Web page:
Corporate credit quality continues to be strong in the first half - CRISIL

Posted On : 2022-10-03 11:03:31( TIMEZONE : IST )

Corporate credit quality continues to be strong in the first half - CRISIL

Leaner balance sheets driven by healthy cash flows and muted corporate capex

The CRISIL Ratings credit ratio (upgrades vs downgrades) continues to be high - at 5.52 times in the first half of this fiscal (H1-FY23) - underscoring ongoing broad-based improvement in India Inc's credit quality. The credit ratio was 5.04 times in the second half of last fiscal (H2-FY22).

The credit ratio is in line with the positive credit quality outlook CRISIL Ratings had articulated earlier - that upgrades will far outnumber downgrades through this fiscal.

To be sure, ratings on nearly 80% of the CRISIL Ratings portfolio was reaffirmed, or there was no change during H1-FY23. That compares well with the historical average of 83%.

For the rest of the portfolio, what has changed is the upgrade rate, which increased to 16.70%, while the downgrade rate was flattish at 3.02%. In all, there were 569 upgrades and 103 downgrades.

Three reasons stand out: 1) strengthening domestic demand, with the economy expected to grow 7.3% this fiscal; 2) higher realisations leading to better cash flows; and 3) continuation of debt-light balance sheets as capex remains low. The performance of upgraded companies improved significantly over the past three fiscals despite severe pandemic-related disruptions. This is reflected in the median expected growth in Ebitda at a 3-year CAGR of 25% for the upgraded companies which is much better than the 12% expected for the rest of the portfolio.

Says Gurpreet Chhatwal, Managing Director, CRISIL Ratings, "Around 35% of all upgrades were from the infrastructure sector (including large realty players). Infrastructure sector is in a unique position of largely being a domestic story and generally decoupled from the global headwinds. Here, upgrades were driven by improved operating cash flows, completion of crucial project milestones and equity infusion. Over the last few years increasing share of central counterparties in infra projects has led to more predictable payment cycles providing additional comfort to credit quality."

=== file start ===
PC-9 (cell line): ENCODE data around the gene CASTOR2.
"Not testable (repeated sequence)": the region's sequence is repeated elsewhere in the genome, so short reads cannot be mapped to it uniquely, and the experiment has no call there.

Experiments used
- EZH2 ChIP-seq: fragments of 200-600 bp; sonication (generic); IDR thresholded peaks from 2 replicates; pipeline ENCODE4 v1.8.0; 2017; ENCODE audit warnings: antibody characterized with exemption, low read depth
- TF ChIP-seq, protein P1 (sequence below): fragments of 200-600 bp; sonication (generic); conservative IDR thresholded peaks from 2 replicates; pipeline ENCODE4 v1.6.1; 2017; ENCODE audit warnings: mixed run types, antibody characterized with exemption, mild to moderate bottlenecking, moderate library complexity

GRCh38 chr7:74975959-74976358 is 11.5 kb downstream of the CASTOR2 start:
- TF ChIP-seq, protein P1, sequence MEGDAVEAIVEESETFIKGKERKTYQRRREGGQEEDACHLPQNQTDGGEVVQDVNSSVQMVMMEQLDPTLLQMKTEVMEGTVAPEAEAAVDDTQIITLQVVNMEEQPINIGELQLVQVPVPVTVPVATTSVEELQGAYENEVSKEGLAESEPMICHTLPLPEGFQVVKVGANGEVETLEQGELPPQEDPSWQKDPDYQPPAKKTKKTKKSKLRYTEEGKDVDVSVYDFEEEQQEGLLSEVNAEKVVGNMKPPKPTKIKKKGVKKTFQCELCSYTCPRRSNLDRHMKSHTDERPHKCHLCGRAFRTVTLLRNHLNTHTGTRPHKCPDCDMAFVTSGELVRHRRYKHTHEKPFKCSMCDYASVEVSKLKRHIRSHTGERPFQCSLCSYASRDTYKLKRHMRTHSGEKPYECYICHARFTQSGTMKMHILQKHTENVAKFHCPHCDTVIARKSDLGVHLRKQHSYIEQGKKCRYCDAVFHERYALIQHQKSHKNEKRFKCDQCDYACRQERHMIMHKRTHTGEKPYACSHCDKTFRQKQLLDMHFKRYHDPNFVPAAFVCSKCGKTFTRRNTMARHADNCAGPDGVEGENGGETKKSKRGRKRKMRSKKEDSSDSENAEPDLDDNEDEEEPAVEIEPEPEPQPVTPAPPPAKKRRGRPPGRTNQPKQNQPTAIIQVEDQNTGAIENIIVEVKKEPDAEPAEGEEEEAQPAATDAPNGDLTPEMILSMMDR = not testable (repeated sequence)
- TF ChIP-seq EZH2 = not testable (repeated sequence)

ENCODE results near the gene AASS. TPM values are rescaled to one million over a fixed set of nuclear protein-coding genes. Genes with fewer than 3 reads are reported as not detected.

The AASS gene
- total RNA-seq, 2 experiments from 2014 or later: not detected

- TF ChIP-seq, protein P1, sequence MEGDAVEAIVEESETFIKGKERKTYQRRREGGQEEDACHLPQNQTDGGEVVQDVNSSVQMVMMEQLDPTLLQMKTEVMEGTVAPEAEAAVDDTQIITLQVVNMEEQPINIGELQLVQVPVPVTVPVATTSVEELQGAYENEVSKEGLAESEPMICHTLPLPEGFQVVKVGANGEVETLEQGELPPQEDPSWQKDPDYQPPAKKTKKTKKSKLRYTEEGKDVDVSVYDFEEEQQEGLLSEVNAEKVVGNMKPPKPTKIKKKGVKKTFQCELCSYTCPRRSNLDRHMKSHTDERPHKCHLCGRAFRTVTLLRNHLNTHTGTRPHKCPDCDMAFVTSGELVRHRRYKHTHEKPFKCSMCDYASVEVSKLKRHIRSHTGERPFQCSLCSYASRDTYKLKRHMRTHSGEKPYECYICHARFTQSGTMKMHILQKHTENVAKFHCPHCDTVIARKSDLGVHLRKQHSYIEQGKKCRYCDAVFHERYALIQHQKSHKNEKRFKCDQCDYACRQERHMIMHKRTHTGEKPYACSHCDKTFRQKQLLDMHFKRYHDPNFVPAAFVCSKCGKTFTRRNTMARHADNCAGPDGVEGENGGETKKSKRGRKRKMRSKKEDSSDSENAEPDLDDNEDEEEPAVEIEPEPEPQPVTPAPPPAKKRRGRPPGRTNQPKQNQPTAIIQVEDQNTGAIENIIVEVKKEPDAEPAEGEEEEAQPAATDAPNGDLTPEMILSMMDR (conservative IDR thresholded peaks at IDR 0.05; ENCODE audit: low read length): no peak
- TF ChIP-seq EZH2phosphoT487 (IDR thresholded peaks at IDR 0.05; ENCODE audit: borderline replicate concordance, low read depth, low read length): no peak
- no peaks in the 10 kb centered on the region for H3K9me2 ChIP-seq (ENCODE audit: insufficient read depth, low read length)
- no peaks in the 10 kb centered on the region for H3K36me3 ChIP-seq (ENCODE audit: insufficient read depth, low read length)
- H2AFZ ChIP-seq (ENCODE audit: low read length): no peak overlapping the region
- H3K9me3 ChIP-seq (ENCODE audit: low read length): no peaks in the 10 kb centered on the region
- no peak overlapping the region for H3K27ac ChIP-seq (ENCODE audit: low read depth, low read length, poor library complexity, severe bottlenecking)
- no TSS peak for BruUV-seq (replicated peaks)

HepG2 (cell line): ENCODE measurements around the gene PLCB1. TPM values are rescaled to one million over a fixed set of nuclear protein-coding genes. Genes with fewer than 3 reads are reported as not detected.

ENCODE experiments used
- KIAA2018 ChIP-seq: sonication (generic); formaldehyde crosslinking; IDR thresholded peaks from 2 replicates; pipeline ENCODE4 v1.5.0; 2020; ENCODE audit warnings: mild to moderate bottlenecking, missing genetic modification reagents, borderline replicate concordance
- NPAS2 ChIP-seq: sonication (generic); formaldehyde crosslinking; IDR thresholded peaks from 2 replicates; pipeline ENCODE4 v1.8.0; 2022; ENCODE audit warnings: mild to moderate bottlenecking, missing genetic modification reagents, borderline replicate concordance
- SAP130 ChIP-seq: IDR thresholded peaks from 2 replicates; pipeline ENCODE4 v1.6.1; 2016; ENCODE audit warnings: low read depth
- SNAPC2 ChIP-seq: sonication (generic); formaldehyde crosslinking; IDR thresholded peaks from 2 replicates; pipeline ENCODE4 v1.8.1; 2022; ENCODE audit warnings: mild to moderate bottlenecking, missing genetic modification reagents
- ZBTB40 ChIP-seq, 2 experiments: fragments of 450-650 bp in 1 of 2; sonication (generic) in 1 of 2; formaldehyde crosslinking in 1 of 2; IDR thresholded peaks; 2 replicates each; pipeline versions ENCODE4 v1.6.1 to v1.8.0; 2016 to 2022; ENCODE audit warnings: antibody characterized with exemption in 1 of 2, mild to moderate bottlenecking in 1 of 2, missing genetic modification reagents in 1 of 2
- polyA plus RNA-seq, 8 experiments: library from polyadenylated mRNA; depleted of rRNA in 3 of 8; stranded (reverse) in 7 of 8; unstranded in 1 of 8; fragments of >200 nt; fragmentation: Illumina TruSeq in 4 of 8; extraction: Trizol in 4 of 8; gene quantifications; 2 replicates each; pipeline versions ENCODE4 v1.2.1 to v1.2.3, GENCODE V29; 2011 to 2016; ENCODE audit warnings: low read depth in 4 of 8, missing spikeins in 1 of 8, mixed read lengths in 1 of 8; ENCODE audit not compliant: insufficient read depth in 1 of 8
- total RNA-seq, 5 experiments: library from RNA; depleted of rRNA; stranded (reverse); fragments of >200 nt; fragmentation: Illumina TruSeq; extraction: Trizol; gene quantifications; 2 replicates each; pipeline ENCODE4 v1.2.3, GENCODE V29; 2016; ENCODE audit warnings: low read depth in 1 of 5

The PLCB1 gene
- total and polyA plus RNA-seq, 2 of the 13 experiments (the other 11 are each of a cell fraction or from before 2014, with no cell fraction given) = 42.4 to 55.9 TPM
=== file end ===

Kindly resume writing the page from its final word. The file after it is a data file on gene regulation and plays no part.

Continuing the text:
The deleveraging trend has continued with median gearing of the CRISIL Ratings portfolio expected to touch a decadal low of less than 0.5 time this fiscal. While capacity utilisation is on an improving trajectory backed by healthy offtake, private capex is not expected to pick up substantially in the near term. This has arrested the downgrade rate, despite some sectors facing challenges such as higher input costs and rising interest rates.

Strong balance sheets are expected to hold India Inc in good stead even though global uncertainties persist.

CRISIL Ratings' proprietary 'Corporate Credit Health Framework' analysed the operating cash-flow strength (measured by expected change in absolute Ebitda) and balance sheet strength of the top 43 sectors that account for over 70% of rated debt (excluding the financial sector) in fiscal 2023 over fiscal 2022.

The framework was conceptualised to give shape to our credit quality outlook on various sectors. Notably, sectors which were classified under 'the most buoyant bucket' in the first edition of this study in April 2022, including pharmaceuticals, specialty chemicals, hospitals, and education services, saw the highest credit ratio in H1-FY23.

Key takeaways from the H1-FY23 study:

- 13 sectors, accounting for 18% of rated debt, are in the most buoyant bucket with robust balance sheets. Their operating cash flows are expected to grow over 10% in fiscal 2023 on-year which is higher than other sectors. These include sectors expected to turn around after dismal pandemic years - hospitality, airport operators, industrials, and marine ports. They moved into this bucket driven by better operating cash flows

- The balance 30 sectors would log favourable trends in one of the two parameters - operating profits or leverage - and hence their credit quality outlook would be between positive and neutral. These include some of the infrastructure sectors such as highway tolling and renewables which will see steady growth in operating cash flows while balance sheet remains healthy

- Export-oriented sectors such as textiles, pharmaceuticals, and information technology would see a moderation in cash flows vis-a-vis earlier expectations due to slowdown in demand from end-user markets. Sectors such as agrochemicals, dairy, education services would also see a moderation in their performance due to elevated costs and inability to fully pass them on.

The financial sector's credit quality outlook is seen stable, with bank credit growth seen up 14-15% this fiscal versus 12% last fiscal, while for non-banks, credit growth is expected at 11-12% versus 6-8% last fiscal.

As for asset quality, gross non-performing assets (GNPA) of banks is likely to improve 90 basis points (bps) on-year to 5% this fiscal, riding on post-pandemic recovery and higher credit growth. For non-banks, the GNPAs are expected to be ~3% as on March 31, 2023, versus 3.5% as on March 31, 2022. A key monitorable would be the performance of restructured portfolios, especially MSME.

Says Somasekhar Vemuri, Senior Director, CRISIL Ratings, "Our credit quality outlook on India Inc remains positive led by resilient domestic demand and impetus from the government's infrastructure spends. However, persistent high inflation, hike in interest rates, and slowdown in large economies remain a risk to our outlook and may result in moderation of credit ratio. Export-oriented sectors could see an impact on their cashflows as the ongoing slowdown in global demand would offset the benefits of a depreciated rupee and the diversified sourcing strategy of global companies."

Source : Equity Bulls


LeanerBalanceSheet HealthyCashFlow MutedCorporateCapex CRISILRatings CreditRatio